Friday, July 11, 2014

Gentle Parenting: Part One

There are parenting trends that come in and out of fashion, and "attachment parenting" is a phrase often misunderstood (and is actually copyrighted).  It carries amazing weight, for good or for ill, depending on the perspective.  It's so much greater than ideas about baby wearing or nursing (even though strong response to an infants' needs definitely falls into supporting a person's development as understood by Attachment Theory.)  Sweetness and I were not all that granola in some of these practices, but we are largely informed by our children's great attachment needs as they grow and hopefully turn out whole, resilient and emergent!

Rather than so-called "traditionalists," we consider ourselves more influenced by developmental insights and the aforementioned Attachment Theory.  So if we are in a camp, it's the Gentle Parenting camp.  I thought I might explore a little of how we found a home here.

Like many of our friends and family, we didn't have much reason to stray.  We turned out alright, as the conventional logic goes.  We're both the safe first-borns, the cautious people-pleasers.  Neither one of us enjoys rocking the boat.  But, we have to answer Dr. Phil's question of "How's that working for you?" honestly with a "not so well" when considering behavior modification (aka punishment and rewards).  At least if we're going to be honest.

Alfie Kohn, LR Knost, Kim John Payne, Todd Sarner and Gordon Neufeld are great at pointing out the obvious about the notion of punishment/rewards.  Implicit in the system is a need to escalate the response/punishment to continue to control behavior.  It wounds on both ends. Even more stunning is that it simply doesn't work.

To look at the positive side in terms of carrots/rewards, one need only peruse the research so carefully presented in Dan Pink's work on motivation.  I don't know if I agree with him that our society has changed completely, but it's obvious that intrinsic rather than extrinsic motivation is what drives us.  Sticker charts and candy rewards do NOT bring about greater achievement.  With the egregious challenges we face today, the world especially needs curious and passionate problem solvers, not standardized yes-men.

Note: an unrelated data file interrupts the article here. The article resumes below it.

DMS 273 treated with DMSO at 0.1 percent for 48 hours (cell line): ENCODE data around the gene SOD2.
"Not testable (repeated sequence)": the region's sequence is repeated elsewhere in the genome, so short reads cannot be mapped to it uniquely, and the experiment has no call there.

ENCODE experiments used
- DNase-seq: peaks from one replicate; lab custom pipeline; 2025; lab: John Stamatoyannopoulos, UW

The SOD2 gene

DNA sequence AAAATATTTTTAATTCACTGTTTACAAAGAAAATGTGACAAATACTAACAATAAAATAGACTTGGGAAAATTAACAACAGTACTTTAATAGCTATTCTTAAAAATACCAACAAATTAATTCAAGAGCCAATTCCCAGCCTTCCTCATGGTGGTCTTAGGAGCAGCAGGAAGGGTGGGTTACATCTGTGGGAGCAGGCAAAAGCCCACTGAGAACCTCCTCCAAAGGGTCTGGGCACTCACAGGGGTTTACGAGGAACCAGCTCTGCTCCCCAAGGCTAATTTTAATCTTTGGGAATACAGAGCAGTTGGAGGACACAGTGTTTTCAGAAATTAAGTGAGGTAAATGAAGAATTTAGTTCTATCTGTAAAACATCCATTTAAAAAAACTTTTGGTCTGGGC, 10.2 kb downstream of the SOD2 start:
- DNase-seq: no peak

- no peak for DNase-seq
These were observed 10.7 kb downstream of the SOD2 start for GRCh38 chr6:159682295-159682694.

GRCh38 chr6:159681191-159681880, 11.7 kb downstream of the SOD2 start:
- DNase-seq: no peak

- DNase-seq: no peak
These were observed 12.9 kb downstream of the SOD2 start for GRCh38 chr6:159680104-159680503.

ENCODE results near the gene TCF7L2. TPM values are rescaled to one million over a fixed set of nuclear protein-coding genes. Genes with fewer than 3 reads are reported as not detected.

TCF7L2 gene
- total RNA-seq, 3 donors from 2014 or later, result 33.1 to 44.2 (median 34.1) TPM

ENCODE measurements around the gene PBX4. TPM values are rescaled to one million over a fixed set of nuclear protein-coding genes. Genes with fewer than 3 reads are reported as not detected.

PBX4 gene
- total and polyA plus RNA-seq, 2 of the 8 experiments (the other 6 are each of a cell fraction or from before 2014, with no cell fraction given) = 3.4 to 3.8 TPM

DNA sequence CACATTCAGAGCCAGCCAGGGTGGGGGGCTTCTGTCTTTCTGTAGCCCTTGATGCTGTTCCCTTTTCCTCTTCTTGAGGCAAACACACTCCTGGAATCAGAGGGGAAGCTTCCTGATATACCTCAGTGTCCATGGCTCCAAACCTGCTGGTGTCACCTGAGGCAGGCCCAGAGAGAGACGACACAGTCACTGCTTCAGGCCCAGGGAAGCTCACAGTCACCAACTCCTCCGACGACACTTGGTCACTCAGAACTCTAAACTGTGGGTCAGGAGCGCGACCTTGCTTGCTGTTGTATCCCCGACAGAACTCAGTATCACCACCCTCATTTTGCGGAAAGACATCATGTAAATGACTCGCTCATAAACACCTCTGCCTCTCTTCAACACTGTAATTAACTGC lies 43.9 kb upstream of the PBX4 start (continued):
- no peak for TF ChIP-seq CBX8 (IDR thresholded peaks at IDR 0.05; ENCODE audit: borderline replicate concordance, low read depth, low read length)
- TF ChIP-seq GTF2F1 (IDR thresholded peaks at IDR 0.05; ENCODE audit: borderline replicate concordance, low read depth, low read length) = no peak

Children don't utilize time outs to think about what they've done.  Punishments don't prepare them for the real world any more than throwing money in the trash would prepare us for paying bills.  Punishments might impact behavior temporarily, but they don't address the underlying needs expressed by the behavior and uncomfortable emotions.  (All behavior is some kind of communication.)  Shame/punishment drives them into hiding, and they reemerge in dangerous ways--more severe rebellions and conditions like addiction and depression.  Typical punishment wounds the relationship/connection in ways that outweigh any good sought in temporary compliance.  It uses their attachment needs (not wants, NEEDS) against them.

Story time.  Little E is melting down this evening.  It's not too hard to see why: it's her bedtime, and she's in an exciting environment (a Church dinner) after an active, social day (at the end of a full week).  She just enjoyed a carb-rich (red or white foods, right?) dinner and an ice cream dessert.  So I could stop there, and we could agree that her behavior isn't just something to shame her for and that there are influences to be sensitive to and to accept.  Limits are still super important for her development and for the preservation of societal norms :), but they also create huge emotional response.

You might envision me as I struggle to pick her up and gently get her buckled into her car seat, and you might observe how hard I'm trying to be gentle even though she is far from it.  You might wonder if I will ever find her flip flops.  And then you look into her eyes with me, alligator-tear stained and weary, as I say, "you are having such a hard time.  Are you okay?"  You might sense that soothing her rather than shaming or threatening her is the order of the day.  And later, you'd see her wrap those little arms so tight around my neck and lay her head down on my shoulder before her bath, knowing that she's safe and will soon be tucked in not just in soft covers but also in grace and understanding.

Trust me: it's worth taking the time to understand the "why" behind behaviors and to be empathetic even when you need to be firm.  No lecture or punishment would really change much behavior here.  No great epiphanies, no turning this beat around.  But a little empathy goes a long way in her long-term security.


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